Art history involves understanding these works of creativity through the ages and across diverse cultures. Such an understanding entails not only developing a basic visual vocabulary of great works of art and architecture past and present, but also the capacity to articulate their appearance, to describe and discuss the cultures they evidence and to explore the ideals and practices of their times. The museum and the library are the studio of the art historian.
Using a wide variety of methodological approaches, the art history faculty develop in students an awareness, knowledge, and appreciation of the visual environment from all periods of history. Each credit hour of an Art History course represents one hour of class time per week and requires a minimum of two hours of course work outside of class per week.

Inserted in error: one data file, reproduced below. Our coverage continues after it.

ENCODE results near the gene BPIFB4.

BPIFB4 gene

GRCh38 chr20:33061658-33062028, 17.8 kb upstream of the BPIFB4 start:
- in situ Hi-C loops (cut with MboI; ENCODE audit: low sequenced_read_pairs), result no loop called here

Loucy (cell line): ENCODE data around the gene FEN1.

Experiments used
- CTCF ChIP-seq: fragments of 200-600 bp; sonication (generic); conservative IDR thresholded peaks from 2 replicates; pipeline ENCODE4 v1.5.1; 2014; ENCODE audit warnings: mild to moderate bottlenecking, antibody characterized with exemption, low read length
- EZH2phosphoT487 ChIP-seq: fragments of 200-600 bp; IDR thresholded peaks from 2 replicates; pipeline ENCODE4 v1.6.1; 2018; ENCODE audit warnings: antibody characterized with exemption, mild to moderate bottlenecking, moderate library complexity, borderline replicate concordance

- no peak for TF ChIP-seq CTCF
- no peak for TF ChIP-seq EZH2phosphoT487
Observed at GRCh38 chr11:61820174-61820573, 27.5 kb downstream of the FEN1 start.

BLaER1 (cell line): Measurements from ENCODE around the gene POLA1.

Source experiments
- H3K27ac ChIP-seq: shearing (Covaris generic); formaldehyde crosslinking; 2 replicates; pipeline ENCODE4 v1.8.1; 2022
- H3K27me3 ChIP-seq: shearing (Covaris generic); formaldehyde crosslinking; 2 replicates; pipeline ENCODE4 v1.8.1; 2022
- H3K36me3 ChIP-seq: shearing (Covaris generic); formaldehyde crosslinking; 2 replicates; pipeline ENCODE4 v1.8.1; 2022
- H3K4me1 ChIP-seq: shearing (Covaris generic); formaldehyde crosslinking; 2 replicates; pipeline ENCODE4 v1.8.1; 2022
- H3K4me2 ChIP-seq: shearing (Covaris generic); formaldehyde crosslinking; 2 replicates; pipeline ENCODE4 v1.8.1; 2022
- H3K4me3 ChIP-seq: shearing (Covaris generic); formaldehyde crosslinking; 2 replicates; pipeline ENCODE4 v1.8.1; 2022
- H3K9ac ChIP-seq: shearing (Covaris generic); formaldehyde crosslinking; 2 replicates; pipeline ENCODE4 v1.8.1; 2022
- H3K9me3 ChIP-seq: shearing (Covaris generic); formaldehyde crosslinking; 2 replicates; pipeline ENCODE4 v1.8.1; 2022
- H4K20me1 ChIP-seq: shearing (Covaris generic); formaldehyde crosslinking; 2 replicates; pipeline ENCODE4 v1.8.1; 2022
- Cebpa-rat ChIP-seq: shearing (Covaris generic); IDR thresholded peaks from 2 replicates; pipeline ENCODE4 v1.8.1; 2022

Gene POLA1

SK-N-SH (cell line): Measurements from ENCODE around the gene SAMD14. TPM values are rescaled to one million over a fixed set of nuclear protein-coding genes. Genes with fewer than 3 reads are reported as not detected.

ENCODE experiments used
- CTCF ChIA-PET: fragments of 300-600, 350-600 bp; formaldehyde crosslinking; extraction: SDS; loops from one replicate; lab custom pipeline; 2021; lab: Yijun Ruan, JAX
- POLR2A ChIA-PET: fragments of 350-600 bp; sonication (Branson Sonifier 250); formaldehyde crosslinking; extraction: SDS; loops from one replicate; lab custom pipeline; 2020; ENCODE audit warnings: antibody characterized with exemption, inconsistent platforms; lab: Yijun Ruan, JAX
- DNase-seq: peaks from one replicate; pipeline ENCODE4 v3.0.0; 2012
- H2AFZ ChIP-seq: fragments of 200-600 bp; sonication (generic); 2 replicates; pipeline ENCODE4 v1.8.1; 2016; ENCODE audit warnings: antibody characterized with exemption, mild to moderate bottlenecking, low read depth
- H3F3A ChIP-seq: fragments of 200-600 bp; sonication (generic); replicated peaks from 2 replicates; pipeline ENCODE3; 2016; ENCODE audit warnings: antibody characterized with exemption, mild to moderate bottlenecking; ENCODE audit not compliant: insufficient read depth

Student Art History Symposium
This symposium offers students an opportunity to participate in an important aspect of an art historian’s career, the presentation of scholarly material. Such presentations are, in addition to articles and books, a primary means for sharing research results. These presentations usually occur at conferences and symposia (small conferences) and are accompanied by projected images. The skills gained in the experience offered here will help you also deliver a seminar report (a staple of graduate life), and enhance your chances at job interviews where art historians are often asked to talk about their work.
The symposium takes place in late January every year and the two best papers will be selected to be presented again at the Annual Intercollegiate Art History Symposium where art history majors from nearby universities would gather together to present their research papers.
Three workshops for the symposium take place every fall semester. The topics include calls for papers, how to write an abstract, how to prepare a presentation, and how to present a paper.